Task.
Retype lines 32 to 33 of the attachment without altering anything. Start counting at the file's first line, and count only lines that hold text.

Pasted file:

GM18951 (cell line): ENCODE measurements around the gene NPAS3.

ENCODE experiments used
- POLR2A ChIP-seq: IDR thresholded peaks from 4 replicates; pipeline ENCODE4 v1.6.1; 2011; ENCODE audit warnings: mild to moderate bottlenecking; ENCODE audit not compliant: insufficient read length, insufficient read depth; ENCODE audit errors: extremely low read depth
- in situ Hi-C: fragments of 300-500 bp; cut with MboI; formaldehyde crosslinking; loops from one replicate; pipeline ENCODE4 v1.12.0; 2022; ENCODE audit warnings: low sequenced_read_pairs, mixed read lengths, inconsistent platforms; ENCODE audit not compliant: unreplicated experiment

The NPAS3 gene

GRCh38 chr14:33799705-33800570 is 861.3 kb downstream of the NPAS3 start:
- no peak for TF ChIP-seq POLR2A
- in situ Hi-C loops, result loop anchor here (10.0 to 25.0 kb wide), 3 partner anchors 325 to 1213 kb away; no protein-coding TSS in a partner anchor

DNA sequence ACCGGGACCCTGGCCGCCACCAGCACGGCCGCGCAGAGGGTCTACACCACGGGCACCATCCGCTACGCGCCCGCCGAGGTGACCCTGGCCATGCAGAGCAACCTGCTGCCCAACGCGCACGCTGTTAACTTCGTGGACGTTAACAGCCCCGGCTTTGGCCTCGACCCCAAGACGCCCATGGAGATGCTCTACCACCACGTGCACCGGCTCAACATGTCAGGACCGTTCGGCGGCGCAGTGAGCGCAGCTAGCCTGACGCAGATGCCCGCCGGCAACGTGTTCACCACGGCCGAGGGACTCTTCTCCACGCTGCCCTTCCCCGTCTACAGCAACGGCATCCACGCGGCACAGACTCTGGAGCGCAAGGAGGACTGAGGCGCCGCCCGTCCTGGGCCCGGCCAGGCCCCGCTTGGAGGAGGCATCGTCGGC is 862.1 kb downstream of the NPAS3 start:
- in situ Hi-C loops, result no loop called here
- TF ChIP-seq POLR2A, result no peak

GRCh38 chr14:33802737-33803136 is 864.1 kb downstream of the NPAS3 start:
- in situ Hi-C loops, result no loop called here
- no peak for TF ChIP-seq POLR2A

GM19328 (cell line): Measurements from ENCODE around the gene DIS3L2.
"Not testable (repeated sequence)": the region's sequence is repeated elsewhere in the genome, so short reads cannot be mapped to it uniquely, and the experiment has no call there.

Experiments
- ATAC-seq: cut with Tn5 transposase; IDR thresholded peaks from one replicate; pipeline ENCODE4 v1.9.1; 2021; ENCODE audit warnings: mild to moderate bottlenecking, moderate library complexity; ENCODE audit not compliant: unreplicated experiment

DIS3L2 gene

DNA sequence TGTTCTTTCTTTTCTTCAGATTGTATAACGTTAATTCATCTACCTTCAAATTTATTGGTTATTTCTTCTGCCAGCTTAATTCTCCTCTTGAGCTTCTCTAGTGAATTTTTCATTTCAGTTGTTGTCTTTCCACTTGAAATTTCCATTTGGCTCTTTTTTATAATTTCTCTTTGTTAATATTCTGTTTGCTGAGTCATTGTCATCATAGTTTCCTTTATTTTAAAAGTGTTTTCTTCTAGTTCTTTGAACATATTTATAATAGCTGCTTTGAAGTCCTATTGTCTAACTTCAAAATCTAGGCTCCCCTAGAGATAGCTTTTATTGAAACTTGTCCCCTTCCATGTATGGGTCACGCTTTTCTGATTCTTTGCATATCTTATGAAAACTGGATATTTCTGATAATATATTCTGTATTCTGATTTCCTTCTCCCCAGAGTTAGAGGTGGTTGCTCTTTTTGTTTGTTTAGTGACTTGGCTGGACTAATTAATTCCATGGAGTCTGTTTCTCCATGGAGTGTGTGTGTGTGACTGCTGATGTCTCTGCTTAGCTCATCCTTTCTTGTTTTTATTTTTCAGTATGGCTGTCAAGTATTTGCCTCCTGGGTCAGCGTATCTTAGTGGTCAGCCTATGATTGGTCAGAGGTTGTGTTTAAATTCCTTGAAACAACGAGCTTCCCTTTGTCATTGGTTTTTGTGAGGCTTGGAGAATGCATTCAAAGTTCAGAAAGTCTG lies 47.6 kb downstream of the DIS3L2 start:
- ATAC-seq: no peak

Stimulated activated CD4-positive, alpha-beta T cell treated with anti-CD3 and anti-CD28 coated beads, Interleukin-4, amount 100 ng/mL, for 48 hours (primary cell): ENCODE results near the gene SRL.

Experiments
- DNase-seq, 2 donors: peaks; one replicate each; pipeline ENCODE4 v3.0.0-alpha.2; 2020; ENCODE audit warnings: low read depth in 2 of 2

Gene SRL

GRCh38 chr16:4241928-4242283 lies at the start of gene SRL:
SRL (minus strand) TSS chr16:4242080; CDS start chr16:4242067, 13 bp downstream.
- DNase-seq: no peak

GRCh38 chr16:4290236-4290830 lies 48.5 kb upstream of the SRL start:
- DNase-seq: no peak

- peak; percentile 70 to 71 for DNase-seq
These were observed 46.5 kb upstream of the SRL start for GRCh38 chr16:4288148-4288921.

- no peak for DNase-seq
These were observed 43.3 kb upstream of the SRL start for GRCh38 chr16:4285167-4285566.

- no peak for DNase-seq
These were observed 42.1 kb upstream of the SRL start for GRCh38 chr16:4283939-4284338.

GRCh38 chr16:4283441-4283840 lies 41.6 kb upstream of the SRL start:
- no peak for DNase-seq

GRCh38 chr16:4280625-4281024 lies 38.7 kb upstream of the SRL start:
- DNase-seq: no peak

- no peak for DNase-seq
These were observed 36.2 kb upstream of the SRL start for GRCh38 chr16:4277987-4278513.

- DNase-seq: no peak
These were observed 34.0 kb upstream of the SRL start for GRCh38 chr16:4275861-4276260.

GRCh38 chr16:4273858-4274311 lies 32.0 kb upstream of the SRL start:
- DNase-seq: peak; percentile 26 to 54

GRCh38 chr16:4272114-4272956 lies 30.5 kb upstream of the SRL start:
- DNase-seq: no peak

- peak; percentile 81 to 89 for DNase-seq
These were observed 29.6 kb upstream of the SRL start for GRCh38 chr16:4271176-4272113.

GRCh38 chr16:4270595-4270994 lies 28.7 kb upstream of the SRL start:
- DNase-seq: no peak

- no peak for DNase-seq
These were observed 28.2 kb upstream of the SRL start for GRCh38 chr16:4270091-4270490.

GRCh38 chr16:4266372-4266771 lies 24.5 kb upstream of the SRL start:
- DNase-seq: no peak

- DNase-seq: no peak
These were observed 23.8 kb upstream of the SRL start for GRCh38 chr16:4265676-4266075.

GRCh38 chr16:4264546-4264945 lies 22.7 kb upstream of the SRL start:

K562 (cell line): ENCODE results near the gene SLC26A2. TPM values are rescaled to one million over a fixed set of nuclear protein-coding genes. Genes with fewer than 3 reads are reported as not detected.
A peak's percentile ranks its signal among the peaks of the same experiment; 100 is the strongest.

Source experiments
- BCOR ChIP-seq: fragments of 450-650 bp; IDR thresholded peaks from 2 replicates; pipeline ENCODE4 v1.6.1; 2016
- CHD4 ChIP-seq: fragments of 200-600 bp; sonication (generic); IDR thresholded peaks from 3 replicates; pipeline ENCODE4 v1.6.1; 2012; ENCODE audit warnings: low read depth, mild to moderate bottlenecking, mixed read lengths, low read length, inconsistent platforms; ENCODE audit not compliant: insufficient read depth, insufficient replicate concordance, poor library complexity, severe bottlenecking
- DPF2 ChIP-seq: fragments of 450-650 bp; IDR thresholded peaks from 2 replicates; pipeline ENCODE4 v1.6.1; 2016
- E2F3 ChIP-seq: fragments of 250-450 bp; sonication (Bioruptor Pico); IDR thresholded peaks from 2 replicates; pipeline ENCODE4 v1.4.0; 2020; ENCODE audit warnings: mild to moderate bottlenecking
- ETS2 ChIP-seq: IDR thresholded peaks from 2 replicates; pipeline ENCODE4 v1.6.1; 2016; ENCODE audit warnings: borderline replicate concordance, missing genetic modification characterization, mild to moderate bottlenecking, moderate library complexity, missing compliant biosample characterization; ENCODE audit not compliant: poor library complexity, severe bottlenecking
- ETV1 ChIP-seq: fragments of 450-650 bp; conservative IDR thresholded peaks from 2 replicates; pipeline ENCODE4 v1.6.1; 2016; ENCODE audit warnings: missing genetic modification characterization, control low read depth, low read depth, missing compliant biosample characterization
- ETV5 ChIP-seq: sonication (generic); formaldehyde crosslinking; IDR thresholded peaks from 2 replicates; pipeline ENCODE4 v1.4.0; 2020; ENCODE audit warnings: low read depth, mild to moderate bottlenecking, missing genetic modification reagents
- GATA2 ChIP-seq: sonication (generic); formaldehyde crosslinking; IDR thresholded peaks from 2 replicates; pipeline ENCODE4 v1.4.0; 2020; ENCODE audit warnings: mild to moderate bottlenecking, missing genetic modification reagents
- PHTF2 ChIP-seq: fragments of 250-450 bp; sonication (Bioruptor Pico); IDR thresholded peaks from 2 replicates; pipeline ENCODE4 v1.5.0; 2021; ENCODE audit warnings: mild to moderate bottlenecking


These were observed 46.5 kb upstream of the SRL start for GRCh38 chr16:4288148-4288921.

- no peak for DNase-seq